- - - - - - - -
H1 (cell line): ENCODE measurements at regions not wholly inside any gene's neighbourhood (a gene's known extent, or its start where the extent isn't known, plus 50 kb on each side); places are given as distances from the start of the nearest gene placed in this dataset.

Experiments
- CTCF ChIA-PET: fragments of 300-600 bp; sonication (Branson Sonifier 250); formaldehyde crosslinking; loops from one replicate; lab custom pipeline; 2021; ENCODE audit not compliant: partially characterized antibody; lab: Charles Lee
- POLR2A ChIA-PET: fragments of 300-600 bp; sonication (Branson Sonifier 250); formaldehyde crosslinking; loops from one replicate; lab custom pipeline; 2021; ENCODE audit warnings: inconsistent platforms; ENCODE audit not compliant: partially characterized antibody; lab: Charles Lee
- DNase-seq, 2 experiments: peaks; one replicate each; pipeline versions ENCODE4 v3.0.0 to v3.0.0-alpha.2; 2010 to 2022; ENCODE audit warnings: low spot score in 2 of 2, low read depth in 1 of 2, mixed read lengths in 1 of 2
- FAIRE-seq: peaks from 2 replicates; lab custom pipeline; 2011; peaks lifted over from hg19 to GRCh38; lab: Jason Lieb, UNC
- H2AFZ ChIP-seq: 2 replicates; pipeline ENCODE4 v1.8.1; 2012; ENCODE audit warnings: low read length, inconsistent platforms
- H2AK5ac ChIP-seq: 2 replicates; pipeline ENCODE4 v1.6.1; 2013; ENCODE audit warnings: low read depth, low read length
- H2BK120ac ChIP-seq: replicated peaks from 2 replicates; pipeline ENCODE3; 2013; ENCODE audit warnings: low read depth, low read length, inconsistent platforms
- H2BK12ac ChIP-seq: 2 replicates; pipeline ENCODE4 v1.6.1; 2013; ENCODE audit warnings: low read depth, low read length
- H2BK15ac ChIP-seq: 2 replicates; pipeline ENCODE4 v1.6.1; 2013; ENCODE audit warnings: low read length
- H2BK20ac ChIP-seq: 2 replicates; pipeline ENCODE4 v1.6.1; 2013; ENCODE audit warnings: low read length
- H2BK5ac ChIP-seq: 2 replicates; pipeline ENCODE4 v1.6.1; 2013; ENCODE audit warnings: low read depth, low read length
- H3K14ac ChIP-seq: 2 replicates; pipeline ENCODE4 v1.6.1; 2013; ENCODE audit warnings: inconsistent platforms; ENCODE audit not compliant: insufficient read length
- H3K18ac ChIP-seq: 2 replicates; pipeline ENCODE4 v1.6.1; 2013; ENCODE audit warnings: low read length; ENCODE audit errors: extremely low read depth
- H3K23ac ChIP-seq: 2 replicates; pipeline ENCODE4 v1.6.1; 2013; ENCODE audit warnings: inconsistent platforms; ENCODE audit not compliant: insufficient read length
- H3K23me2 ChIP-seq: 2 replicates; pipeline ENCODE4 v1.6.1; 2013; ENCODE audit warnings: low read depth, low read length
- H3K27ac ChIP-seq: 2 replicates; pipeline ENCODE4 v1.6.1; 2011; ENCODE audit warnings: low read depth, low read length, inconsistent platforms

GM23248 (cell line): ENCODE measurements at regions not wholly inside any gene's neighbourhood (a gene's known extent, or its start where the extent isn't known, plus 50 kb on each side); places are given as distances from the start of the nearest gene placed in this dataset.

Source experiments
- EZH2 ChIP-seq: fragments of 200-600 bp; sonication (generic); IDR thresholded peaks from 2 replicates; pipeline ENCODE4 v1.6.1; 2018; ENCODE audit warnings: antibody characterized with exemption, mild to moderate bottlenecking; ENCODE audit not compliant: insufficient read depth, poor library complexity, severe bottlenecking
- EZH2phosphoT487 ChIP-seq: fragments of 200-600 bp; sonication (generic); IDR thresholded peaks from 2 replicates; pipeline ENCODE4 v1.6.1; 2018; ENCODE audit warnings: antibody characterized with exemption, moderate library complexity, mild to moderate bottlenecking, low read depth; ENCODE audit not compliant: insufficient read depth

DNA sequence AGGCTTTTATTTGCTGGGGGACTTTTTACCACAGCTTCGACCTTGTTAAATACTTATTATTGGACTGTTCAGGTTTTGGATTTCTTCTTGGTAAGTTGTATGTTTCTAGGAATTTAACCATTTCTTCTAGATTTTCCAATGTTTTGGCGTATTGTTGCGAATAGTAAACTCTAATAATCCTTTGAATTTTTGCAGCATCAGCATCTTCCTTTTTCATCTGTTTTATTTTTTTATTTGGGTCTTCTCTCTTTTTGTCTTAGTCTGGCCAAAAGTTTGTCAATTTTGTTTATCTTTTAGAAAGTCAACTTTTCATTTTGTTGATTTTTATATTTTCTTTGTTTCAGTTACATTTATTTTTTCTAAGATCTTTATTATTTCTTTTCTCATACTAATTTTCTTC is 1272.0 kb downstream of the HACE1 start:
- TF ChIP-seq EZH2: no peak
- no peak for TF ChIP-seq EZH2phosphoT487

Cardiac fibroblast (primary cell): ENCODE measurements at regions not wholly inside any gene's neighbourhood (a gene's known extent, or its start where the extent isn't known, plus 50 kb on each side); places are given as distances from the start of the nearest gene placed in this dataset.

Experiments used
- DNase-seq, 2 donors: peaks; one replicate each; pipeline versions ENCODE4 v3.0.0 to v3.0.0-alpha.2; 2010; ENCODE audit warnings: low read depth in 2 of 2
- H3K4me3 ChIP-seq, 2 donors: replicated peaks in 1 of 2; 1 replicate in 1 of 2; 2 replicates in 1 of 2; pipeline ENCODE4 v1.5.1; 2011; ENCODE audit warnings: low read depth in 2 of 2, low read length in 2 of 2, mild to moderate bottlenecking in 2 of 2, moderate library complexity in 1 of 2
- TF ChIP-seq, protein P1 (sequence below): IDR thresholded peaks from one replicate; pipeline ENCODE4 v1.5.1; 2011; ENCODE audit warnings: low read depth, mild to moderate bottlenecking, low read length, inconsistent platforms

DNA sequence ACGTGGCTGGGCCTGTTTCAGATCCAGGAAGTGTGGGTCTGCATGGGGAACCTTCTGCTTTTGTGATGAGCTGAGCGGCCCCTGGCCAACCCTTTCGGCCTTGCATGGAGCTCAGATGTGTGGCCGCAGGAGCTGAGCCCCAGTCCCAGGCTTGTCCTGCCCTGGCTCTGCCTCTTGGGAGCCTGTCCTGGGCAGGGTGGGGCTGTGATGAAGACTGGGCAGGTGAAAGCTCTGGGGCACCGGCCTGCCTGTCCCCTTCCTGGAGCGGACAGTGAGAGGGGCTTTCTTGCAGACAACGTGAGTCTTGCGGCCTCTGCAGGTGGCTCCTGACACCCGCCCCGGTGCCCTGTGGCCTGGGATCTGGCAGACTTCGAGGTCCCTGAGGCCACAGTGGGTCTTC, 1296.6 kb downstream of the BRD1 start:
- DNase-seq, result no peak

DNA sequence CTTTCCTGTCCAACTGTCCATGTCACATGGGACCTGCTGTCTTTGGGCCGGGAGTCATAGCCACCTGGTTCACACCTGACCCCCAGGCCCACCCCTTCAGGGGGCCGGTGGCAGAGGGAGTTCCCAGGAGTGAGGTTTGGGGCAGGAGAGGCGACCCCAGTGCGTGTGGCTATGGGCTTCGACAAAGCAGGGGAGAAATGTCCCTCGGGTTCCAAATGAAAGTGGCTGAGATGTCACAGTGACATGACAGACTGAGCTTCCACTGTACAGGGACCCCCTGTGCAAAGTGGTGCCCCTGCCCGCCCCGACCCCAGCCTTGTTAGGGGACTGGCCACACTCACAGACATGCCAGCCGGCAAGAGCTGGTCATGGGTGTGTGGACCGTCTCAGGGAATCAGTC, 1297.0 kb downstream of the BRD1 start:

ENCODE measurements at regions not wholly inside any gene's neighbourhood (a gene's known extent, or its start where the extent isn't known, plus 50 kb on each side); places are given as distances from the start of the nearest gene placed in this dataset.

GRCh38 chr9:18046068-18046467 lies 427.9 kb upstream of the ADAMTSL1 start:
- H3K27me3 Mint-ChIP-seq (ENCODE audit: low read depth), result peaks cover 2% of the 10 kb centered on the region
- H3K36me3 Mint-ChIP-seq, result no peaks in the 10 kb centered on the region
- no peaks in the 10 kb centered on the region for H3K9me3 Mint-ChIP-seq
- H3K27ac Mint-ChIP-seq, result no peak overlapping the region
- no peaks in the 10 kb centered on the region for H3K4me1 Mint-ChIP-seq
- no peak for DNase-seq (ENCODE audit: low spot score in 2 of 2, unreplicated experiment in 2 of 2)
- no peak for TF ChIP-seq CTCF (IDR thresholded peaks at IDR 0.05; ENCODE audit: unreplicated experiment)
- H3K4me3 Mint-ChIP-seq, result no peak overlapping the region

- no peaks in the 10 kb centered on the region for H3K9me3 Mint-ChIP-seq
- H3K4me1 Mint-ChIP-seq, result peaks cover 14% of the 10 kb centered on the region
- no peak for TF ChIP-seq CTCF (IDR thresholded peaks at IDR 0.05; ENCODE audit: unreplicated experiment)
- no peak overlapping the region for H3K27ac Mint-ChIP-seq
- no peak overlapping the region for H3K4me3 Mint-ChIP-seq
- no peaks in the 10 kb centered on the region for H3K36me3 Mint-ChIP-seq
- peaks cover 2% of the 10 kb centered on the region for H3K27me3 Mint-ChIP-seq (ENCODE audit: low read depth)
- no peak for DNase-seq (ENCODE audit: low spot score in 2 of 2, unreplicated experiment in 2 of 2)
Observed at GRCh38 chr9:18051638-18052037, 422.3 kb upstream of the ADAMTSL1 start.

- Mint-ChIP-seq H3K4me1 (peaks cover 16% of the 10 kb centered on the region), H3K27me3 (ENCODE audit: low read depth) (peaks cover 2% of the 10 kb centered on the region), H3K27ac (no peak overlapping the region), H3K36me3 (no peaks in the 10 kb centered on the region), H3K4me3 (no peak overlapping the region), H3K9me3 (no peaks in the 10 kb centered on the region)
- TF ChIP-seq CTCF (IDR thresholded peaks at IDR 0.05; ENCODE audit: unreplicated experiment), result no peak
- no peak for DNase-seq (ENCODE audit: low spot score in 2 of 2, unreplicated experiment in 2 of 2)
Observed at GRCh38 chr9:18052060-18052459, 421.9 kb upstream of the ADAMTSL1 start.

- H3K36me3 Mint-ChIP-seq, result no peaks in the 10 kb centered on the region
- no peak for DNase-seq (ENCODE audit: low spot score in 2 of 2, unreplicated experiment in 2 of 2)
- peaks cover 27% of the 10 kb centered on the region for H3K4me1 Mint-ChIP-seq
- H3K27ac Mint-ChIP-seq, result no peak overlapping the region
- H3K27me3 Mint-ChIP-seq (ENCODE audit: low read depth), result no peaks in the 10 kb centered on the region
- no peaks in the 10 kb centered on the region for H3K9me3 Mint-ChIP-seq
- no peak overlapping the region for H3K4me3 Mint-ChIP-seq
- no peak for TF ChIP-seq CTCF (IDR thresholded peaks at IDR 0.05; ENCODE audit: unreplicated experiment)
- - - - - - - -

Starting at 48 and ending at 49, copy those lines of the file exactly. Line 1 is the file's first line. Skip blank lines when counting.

- no peak overlapping the region for H3K4me3 Mint-ChIP-seq
- no peaks in the 10 kb centered on the region for H3K36me3 Mint-ChIP-seq